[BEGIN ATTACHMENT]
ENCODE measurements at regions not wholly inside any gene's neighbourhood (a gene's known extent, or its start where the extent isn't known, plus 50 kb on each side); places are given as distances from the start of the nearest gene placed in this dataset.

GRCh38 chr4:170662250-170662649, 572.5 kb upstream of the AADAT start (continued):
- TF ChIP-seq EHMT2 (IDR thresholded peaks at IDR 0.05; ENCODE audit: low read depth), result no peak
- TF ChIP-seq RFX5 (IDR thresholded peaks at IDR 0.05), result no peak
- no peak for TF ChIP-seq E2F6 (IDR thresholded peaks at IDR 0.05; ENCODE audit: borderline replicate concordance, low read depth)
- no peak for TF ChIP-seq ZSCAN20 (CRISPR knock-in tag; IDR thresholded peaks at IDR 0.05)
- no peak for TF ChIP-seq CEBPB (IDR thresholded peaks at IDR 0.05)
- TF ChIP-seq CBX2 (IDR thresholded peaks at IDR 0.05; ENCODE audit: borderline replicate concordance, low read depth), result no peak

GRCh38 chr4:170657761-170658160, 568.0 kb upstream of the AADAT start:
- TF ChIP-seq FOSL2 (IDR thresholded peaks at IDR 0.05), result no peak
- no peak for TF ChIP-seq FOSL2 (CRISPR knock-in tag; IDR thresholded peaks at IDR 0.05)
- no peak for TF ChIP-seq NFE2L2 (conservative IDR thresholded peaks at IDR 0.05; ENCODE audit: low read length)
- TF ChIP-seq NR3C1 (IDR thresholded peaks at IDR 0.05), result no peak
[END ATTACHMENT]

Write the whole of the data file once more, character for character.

ENCODE measurements at regions not wholly inside any gene's neighbourhood (a gene's known extent, or its start where the extent isn't known, plus 50 kb on each side); places are given as distances from the start of the nearest gene placed in this dataset.

GRCh38 chr4:170662250-170662649, 572.5 kb upstream of the AADAT start (continued):
- TF ChIP-seq EHMT2 (IDR thresholded peaks at IDR 0.05; ENCODE audit: low read depth), result no peak
- TF ChIP-seq RFX5 (IDR thresholded peaks at IDR 0.05), result no peak
- no peak for TF ChIP-seq E2F6 (IDR thresholded peaks at IDR 0.05; ENCODE audit: borderline replicate concordance, low read depth)
- no peak for TF ChIP-seq ZSCAN20 (CRISPR knock-in tag; IDR thresholded peaks at IDR 0.05)
- no peak for TF ChIP-seq CEBPB (IDR thresholded peaks at IDR 0.05)
- TF ChIP-seq CBX2 (IDR thresholded peaks at IDR 0.05; ENCODE audit: borderline replicate concordance, low read depth), result no peak

GRCh38 chr4:170657761-170658160, 568.0 kb upstream of the AADAT start:
- TF ChIP-seq FOSL2 (IDR thresholded peaks at IDR 0.05), result no peak
- no peak for TF ChIP-seq FOSL2 (CRISPR knock-in tag; IDR thresholded peaks at IDR 0.05)
- no peak for TF ChIP-seq NFE2L2 (conservative IDR thresholded peaks at IDR 0.05; ENCODE audit: low read length)
- TF ChIP-seq NR3C1 (IDR thresholded peaks at IDR 0.05), result no peak